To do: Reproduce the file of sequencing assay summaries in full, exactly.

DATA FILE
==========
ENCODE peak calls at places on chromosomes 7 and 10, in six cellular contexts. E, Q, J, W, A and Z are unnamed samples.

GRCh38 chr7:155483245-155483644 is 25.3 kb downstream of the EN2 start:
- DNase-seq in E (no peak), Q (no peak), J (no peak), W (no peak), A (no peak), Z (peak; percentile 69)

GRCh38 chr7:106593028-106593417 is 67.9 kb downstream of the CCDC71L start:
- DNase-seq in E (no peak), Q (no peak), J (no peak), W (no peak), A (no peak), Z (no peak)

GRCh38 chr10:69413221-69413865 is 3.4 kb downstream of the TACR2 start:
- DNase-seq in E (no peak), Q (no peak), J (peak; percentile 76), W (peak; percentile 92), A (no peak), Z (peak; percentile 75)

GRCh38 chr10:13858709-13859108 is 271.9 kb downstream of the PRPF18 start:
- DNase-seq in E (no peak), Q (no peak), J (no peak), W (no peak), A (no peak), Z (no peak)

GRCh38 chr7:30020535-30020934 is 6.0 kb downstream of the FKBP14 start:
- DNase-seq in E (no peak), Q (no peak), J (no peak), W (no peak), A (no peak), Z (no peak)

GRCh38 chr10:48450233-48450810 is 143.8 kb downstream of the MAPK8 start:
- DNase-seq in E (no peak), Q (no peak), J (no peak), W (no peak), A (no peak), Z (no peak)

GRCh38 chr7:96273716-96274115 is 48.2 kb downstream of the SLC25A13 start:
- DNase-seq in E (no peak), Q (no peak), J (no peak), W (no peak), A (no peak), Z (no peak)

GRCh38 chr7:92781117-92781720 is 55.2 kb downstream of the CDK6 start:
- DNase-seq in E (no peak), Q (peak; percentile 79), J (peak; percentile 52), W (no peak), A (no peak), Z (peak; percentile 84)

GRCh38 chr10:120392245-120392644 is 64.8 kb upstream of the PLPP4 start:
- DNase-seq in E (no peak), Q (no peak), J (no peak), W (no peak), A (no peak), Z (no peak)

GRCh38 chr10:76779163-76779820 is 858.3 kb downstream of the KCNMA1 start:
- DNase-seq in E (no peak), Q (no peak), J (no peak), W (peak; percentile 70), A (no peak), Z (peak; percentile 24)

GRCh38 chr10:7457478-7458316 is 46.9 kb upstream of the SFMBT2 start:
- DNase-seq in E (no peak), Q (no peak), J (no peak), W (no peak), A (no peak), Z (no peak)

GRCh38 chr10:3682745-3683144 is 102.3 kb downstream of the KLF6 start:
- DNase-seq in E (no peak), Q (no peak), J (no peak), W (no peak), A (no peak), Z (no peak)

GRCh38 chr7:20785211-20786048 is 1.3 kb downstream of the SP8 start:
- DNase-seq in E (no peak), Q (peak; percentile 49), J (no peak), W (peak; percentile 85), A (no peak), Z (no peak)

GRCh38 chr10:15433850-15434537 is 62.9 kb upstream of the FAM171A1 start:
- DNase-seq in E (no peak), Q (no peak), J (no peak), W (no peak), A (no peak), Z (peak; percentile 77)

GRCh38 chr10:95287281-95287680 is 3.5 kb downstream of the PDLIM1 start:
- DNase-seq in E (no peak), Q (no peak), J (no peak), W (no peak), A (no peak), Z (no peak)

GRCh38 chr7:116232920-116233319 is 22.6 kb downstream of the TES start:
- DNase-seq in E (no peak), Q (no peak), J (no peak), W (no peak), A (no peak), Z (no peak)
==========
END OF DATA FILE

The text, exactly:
ENCODE peak calls at places on chromosomes 7 and 10, in six cellular contexts. E, Q, J, W, A and Z are unnamed samples.

GRCh38 chr7:155483245-155483644 is 25.3 kb downstream of the EN2 start:
- DNase-seq in E (no peak), Q (no peak), J (no peak), W (no peak), A (no peak), Z (peak; percentile 69)

GRCh38 chr7:106593028-106593417 is 67.9 kb downstream of the CCDC71L start:
- DNase-seq in E (no peak), Q (no peak), J (no peak), W (no peak), A (no peak), Z (no peak)

GRCh38 chr10:69413221-69413865 is 3.4 kb downstream of the TACR2 start:
- DNase-seq in E (no peak), Q (no peak), J (peak; percentile 76), W (peak; percentile 92), A (no peak), Z (peak; percentile 75)

GRCh38 chr10:13858709-13859108 is 271.9 kb downstream of the PRPF18 start:
- DNase-seq in E (no peak), Q (no peak), J (no peak), W (no peak), A (no peak), Z (no peak)

GRCh38 chr7:30020535-30020934 is 6.0 kb downstream of the FKBP14 start:
- DNase-seq in E (no peak), Q (no peak), J (no peak), W (no peak), A (no peak), Z (no peak)

GRCh38 chr10:48450233-48450810 is 143.8 kb downstream of the MAPK8 start:
- DNase-seq in E (no peak), Q (no peak), J (no peak), W (no peak), A (no peak), Z (no peak)

GRCh38 chr7:96273716-96274115 is 48.2 kb downstream of the SLC25A13 start:
- DNase-seq in E (no peak), Q (no peak), J (no peak), W (no peak), A (no peak), Z (no peak)

GRCh38 chr7:92781117-92781720 is 55.2 kb downstream of the CDK6 start:
- DNase-seq in E (no peak), Q (peak; percentile 79), J (peak; percentile 52), W (no peak), A (no peak), Z (peak; percentile 84)

GRCh38 chr10:120392245-120392644 is 64.8 kb upstream of the PLPP4 start:
- DNase-seq in E (no peak), Q (no peak), J (no peak), W (no peak), A (no peak), Z (no peak)

GRCh38 chr10:76779163-76779820 is 858.3 kb downstream of the KCNMA1 start:
- DNase-seq in E (no peak), Q (no peak), J (no peak), W (peak; percentile 70), A (no peak), Z (peak; percentile 24)

GRCh38 chr10:7457478-7458316 is 46.9 kb upstream of the SFMBT2 start:
- DNase-seq in E (no peak), Q (no peak), J (no peak), W (no peak), A (no peak), Z (no peak)

GRCh38 chr10:3682745-3683144 is 102.3 kb downstream of the KLF6 start:
- DNase-seq in E (no peak), Q (no peak), J (no peak), W (no peak), A (no peak), Z (no peak)

GRCh38 chr7:20785211-20786048 is 1.3 kb downstream of the SP8 start:
- DNase-seq in E (no peak), Q (peak; percentile 49), J (no peak), W (peak; percentile 85), A (no peak), Z (no peak)

GRCh38 chr10:15433850-15434537 is 62.9 kb upstream of the FAM171A1 start:
- DNase-seq in E (no peak), Q (no peak), J (no peak), W (no peak), A (no peak), Z (peak; percentile 77)

GRCh38 chr10:95287281-95287680 is 3.5 kb downstream of the PDLIM1 start:
- DNase-seq in E (no peak), Q (no peak), J (no peak), W (no peak), A (no peak), Z (no peak)

GRCh38 chr7:116232920-116233319 is 22.6 kb downstream of the TES start:
- DNase-seq in E (no peak), Q (no peak), J (no peak), W (no peak), A (no peak), Z (no peak)